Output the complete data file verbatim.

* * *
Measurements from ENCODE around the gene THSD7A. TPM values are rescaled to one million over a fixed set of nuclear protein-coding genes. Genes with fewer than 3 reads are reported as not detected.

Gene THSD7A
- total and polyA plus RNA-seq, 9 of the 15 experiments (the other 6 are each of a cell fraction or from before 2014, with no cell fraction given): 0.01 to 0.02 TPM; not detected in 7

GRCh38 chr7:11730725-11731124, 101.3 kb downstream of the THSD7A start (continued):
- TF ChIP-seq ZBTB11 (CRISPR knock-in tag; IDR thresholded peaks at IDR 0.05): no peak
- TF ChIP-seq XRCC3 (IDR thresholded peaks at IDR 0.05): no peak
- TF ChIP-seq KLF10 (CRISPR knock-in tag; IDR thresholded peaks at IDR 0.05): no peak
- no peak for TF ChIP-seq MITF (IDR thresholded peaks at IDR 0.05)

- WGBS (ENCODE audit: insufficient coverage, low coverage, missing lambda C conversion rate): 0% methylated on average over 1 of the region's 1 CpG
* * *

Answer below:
Measurements from ENCODE around the gene THSD7A. TPM values are rescaled to one million over a fixed set of nuclear protein-coding genes. Genes with fewer than 3 reads are reported as not detected.

Gene THSD7A
- total and polyA plus RNA-seq, 9 of the 15 experiments (the other 6 are each of a cell fraction or from before 2014, with no cell fraction given): 0.01 to 0.02 TPM; not detected in 7

GRCh38 chr7:11730725-11731124, 101.3 kb downstream of the THSD7A start (continued):
- TF ChIP-seq ZBTB11 (CRISPR knock-in tag; IDR thresholded peaks at IDR 0.05): no peak
- TF ChIP-seq XRCC3 (IDR thresholded peaks at IDR 0.05): no peak
- TF ChIP-seq KLF10 (CRISPR knock-in tag; IDR thresholded peaks at IDR 0.05): no peak
- no peak for TF ChIP-seq MITF (IDR thresholded peaks at IDR 0.05)

- WGBS (ENCODE audit: insufficient coverage, low coverage, missing lambda C conversion rate): 0% methylated on average over 1 of the region's 1 CpG